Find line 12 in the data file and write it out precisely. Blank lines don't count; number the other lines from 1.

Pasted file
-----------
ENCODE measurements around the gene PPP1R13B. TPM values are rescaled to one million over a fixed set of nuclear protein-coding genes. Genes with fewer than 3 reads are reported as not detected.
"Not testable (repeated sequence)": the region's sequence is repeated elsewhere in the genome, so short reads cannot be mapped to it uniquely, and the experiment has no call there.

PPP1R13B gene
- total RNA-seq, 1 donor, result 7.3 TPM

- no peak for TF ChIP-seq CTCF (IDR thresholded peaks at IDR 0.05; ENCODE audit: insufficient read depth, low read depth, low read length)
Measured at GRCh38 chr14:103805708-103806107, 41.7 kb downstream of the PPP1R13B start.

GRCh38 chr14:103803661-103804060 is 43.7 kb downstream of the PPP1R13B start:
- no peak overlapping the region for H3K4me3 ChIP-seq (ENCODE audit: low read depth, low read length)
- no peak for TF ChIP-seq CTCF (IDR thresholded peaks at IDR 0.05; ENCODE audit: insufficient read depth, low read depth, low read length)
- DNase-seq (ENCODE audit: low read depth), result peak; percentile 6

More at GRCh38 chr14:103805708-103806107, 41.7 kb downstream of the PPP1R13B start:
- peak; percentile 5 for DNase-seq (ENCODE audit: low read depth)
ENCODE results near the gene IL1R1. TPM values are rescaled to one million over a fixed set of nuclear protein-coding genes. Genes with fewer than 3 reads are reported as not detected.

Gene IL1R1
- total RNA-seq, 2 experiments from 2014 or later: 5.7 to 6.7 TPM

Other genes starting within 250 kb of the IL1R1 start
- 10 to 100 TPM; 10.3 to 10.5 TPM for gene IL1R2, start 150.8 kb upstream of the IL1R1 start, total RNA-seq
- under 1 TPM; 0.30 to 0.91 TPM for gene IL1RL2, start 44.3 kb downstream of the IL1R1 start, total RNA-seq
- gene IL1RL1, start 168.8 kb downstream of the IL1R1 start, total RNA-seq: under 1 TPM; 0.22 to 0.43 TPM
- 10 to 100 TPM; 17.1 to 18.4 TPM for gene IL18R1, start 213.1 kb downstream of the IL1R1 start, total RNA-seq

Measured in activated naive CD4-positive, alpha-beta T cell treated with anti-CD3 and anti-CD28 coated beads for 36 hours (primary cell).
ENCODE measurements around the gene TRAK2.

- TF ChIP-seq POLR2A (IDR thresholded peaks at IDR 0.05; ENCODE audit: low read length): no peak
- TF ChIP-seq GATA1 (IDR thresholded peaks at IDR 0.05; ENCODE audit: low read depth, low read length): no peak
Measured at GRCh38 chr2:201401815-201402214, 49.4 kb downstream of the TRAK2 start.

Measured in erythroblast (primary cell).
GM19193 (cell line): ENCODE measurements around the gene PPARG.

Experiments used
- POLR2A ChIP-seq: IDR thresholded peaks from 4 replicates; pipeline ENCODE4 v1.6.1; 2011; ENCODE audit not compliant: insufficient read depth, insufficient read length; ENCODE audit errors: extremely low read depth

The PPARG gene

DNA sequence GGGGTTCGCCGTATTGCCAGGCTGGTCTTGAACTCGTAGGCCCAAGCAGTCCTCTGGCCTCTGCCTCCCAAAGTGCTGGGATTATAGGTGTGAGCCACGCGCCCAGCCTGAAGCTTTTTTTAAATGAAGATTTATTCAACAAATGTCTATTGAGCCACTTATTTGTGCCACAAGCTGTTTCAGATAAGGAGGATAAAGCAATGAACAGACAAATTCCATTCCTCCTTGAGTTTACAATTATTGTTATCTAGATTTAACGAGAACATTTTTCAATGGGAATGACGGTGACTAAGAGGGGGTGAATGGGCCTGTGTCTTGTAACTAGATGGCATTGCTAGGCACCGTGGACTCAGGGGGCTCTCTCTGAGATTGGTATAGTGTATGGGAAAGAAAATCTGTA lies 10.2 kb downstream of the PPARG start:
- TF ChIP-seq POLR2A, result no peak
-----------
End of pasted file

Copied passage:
- peak; percentile 5 for DNase-seq (ENCODE audit: low read depth)